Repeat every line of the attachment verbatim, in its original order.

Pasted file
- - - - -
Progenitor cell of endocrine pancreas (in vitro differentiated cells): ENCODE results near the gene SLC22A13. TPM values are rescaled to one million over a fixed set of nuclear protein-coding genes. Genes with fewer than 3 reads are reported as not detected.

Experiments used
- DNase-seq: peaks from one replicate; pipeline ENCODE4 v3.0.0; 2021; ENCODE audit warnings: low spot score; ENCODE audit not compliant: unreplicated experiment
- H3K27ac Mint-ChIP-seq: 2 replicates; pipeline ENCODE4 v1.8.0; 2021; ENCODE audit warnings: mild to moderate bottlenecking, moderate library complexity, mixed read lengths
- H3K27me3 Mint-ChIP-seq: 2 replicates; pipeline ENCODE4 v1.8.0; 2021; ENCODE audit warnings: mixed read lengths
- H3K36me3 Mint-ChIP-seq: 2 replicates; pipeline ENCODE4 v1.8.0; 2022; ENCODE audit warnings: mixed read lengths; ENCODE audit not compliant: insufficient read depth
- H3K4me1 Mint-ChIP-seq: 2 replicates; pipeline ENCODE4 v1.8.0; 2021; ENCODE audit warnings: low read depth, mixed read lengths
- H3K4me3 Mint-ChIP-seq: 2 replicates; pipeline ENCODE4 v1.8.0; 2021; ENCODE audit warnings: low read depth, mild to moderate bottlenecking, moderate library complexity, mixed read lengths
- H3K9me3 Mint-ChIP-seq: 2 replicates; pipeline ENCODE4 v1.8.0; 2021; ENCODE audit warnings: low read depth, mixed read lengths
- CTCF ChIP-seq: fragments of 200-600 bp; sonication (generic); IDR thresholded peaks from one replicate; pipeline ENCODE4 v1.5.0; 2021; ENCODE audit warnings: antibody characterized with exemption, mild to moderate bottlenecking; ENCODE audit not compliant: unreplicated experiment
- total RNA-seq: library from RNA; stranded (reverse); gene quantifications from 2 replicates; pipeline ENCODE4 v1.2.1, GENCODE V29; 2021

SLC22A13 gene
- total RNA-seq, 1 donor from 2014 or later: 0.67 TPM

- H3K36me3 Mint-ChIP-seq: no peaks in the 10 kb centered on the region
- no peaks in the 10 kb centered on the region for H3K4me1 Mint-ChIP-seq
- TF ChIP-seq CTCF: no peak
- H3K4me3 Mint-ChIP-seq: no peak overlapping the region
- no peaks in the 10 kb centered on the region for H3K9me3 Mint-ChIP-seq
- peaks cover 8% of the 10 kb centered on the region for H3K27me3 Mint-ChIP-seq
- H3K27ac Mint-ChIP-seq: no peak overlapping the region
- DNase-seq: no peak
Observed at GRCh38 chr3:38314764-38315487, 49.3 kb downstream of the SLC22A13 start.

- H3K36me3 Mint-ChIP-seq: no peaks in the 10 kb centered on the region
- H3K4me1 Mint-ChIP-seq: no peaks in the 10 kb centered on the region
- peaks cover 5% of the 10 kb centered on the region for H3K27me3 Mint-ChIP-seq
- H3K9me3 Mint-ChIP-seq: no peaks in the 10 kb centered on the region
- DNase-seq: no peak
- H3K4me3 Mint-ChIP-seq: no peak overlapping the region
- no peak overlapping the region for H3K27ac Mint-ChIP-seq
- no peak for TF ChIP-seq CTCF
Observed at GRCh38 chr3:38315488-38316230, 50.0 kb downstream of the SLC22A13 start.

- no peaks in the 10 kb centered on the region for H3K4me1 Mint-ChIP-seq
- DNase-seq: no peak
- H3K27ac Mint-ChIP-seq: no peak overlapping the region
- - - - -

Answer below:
Progenitor cell of endocrine pancreas (in vitro differentiated cells): ENCODE results near the gene SLC22A13. TPM values are rescaled to one million over a fixed set of nuclear protein-coding genes. Genes with fewer than 3 reads are reported as not detected.

Experiments used
- DNase-seq: peaks from one replicate; pipeline ENCODE4 v3.0.0; 2021; ENCODE audit warnings: low spot score; ENCODE audit not compliant: unreplicated experiment
- H3K27ac Mint-ChIP-seq: 2 replicates; pipeline ENCODE4 v1.8.0; 2021; ENCODE audit warnings: mild to moderate bottlenecking, moderate library complexity, mixed read lengths
- H3K27me3 Mint-ChIP-seq: 2 replicates; pipeline ENCODE4 v1.8.0; 2021; ENCODE audit warnings: mixed read lengths
- H3K36me3 Mint-ChIP-seq: 2 replicates; pipeline ENCODE4 v1.8.0; 2022; ENCODE audit warnings: mixed read lengths; ENCODE audit not compliant: insufficient read depth
- H3K4me1 Mint-ChIP-seq: 2 replicates; pipeline ENCODE4 v1.8.0; 2021; ENCODE audit warnings: low read depth, mixed read lengths
- H3K4me3 Mint-ChIP-seq: 2 replicates; pipeline ENCODE4 v1.8.0; 2021; ENCODE audit warnings: low read depth, mild to moderate bottlenecking, moderate library complexity, mixed read lengths
- H3K9me3 Mint-ChIP-seq: 2 replicates; pipeline ENCODE4 v1.8.0; 2021; ENCODE audit warnings: low read depth, mixed read lengths
- CTCF ChIP-seq: fragments of 200-600 bp; sonication (generic); IDR thresholded peaks from one replicate; pipeline ENCODE4 v1.5.0; 2021; ENCODE audit warnings: antibody characterized with exemption, mild to moderate bottlenecking; ENCODE audit not compliant: unreplicated experiment
- total RNA-seq: library from RNA; stranded (reverse); gene quantifications from 2 replicates; pipeline ENCODE4 v1.2.1, GENCODE V29; 2021

SLC22A13 gene
- total RNA-seq, 1 donor from 2014 or later: 0.67 TPM

- H3K36me3 Mint-ChIP-seq: no peaks in the 10 kb centered on the region
- no peaks in the 10 kb centered on the region for H3K4me1 Mint-ChIP-seq
- TF ChIP-seq CTCF: no peak
- H3K4me3 Mint-ChIP-seq: no peak overlapping the region
- no peaks in the 10 kb centered on the region for H3K9me3 Mint-ChIP-seq
- peaks cover 8% of the 10 kb centered on the region for H3K27me3 Mint-ChIP-seq
- H3K27ac Mint-ChIP-seq: no peak overlapping the region
- DNase-seq: no peak
Observed at GRCh38 chr3:38314764-38315487, 49.3 kb downstream of the SLC22A13 start.

- H3K36me3 Mint-ChIP-seq: no peaks in the 10 kb centered on the region
- H3K4me1 Mint-ChIP-seq: no peaks in the 10 kb centered on the region
- peaks cover 5% of the 10 kb centered on the region for H3K27me3 Mint-ChIP-seq
- H3K9me3 Mint-ChIP-seq: no peaks in the 10 kb centered on the region
- DNase-seq: no peak
- H3K4me3 Mint-ChIP-seq: no peak overlapping the region
- no peak overlapping the region for H3K27ac Mint-ChIP-seq
- no peak for TF ChIP-seq CTCF
Observed at GRCh38 chr3:38315488-38316230, 50.0 kb downstream of the SLC22A13 start.

- no peaks in the 10 kb centered on the region for H3K4me1 Mint-ChIP-seq
- DNase-seq: no peak
- H3K27ac Mint-ChIP-seq: no peak overlapping the region